Additionally, the policy ushers in opportunities for millions more to join the more than half of adult Americans who already participate in the stock market. The plan essentially says to Americans not currently in the stock market, ‘Come play: You can keep what you win.’ This powerful participation incentive will pay significant dividends both for individual investors and the economy at large.
Easing the burden on millions of taxpayers is also likely to produce further economic growth—growth the United States needs to continue to lead and compete in an increasingly competitive global economy.
“As we’re saving our money and investing in the bank or investing in stocks, we’re going to help encourage the creation of new businesses and grow the businesses that already exist,” Romney said when he announced the plan. He added that business growth will ensure “growing additional jobs.”
What’s the catch? Estimates suggest the tax-free savings plan will cost the federal government $32 billion each year. Romney, however, has a plan to make up for the lost revenue: to limit growth in nondefense discretionary spending to the inflation rate minus one percentage point. Thus part of the appeal of the plan is that the “downside”—mandatory spending restraint—can hardly be considered bad policy.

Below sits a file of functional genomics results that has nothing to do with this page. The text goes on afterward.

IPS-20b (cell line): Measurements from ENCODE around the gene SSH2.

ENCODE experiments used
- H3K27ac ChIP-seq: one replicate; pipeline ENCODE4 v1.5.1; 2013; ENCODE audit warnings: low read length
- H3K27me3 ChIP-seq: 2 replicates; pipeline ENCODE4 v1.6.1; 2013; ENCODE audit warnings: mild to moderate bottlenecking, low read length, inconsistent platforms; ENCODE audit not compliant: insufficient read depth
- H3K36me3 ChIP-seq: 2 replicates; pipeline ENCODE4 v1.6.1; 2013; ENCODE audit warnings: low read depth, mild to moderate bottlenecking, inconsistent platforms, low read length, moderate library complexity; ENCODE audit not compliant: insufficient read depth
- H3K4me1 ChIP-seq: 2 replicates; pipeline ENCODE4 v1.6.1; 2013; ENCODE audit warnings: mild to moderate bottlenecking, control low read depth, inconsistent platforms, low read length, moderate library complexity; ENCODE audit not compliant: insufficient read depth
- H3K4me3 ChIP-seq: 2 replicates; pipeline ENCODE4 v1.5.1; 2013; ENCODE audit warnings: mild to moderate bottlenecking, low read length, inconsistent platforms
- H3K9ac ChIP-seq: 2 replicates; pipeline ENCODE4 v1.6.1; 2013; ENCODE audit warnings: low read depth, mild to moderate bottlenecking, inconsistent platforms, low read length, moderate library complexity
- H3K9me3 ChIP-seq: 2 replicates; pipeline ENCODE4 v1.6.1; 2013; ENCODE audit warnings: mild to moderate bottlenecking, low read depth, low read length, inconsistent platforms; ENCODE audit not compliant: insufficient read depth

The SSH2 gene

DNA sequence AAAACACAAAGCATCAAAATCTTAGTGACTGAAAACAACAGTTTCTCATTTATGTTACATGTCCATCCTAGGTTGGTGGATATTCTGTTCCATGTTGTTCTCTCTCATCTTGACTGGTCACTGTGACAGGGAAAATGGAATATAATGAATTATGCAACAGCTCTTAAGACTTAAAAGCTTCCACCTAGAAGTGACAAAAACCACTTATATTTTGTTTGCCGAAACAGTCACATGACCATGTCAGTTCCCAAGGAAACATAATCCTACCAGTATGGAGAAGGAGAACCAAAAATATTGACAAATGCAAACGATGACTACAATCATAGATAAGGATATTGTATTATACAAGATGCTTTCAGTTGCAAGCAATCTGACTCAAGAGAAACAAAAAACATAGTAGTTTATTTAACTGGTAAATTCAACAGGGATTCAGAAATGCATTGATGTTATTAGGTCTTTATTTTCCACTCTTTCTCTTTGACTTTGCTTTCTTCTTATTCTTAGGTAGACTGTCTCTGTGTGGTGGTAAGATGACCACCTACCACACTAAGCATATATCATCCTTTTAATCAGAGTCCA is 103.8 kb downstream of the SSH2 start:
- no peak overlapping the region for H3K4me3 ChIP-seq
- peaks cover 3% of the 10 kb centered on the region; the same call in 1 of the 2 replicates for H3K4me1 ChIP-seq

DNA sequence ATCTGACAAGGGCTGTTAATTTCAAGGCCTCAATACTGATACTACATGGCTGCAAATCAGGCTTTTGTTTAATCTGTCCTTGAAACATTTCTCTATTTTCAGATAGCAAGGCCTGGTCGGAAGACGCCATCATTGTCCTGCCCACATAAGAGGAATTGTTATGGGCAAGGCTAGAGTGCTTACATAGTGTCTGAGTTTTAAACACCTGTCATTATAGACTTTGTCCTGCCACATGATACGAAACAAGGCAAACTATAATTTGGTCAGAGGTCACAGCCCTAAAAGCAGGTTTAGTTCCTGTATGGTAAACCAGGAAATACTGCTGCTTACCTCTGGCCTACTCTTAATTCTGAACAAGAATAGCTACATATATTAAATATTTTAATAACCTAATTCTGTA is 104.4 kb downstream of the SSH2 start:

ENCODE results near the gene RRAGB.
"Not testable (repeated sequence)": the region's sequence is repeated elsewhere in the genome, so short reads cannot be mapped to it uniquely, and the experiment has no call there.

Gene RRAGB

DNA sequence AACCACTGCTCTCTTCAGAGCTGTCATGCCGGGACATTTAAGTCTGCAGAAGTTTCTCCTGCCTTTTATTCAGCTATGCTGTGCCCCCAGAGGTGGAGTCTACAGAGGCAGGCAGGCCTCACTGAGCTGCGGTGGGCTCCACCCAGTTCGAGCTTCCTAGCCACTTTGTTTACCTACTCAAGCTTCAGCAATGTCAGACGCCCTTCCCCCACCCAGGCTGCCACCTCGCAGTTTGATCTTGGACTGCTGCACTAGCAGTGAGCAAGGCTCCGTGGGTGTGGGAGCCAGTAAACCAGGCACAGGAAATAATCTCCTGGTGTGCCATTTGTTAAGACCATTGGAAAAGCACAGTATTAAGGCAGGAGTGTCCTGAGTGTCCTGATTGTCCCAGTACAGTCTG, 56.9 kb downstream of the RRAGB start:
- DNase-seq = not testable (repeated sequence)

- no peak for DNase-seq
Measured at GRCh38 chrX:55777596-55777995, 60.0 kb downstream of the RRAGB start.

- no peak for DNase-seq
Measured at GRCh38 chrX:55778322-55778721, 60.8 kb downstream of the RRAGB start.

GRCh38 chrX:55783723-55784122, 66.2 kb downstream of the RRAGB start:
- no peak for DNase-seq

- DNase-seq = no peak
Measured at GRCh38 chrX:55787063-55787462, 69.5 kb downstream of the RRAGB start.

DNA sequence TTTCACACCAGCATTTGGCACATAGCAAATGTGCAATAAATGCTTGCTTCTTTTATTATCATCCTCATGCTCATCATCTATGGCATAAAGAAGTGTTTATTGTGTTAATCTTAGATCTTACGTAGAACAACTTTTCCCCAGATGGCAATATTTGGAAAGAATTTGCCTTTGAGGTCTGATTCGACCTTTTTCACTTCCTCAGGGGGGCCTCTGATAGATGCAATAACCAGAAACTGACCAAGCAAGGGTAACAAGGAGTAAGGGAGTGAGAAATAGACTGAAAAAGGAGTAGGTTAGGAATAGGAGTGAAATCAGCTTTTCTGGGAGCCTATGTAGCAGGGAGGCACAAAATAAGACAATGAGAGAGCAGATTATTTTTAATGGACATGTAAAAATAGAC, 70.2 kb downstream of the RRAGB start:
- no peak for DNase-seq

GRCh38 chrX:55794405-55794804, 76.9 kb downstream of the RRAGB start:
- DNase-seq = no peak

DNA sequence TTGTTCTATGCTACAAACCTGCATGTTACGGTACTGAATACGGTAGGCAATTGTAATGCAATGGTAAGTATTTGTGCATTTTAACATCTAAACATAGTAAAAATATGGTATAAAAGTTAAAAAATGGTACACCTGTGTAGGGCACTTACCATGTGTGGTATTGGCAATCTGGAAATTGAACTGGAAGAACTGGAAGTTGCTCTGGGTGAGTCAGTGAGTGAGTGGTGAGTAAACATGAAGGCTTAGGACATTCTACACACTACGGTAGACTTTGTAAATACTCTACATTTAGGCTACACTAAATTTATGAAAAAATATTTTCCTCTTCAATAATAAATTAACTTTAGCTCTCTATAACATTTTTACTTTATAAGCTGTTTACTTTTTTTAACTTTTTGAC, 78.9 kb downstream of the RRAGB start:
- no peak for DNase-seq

The 2008 election will turn, in large part, on competing economic visions for the future of the country. The Democratic candidate will inevitably propose policies that increase the size—and consolidate the power—of government. Governor Romney, on the other hand, has a distinctly people-centered economic vision—one that sees on every Main Street corner potential investors, not future government beneficiaries. With a worldview such as this, Americans can trust that a President Romney would champion economic freedom and fiscal responsibility in Washington. That ought to be good news to the folks who attended the American Dream Summit—and to millions of other hard-working Americans across the country.
Doug Wilson is the the co-author, with Edwin Feulner, of Getting America Right: The True Conservative Values Our Nation Needs Today.
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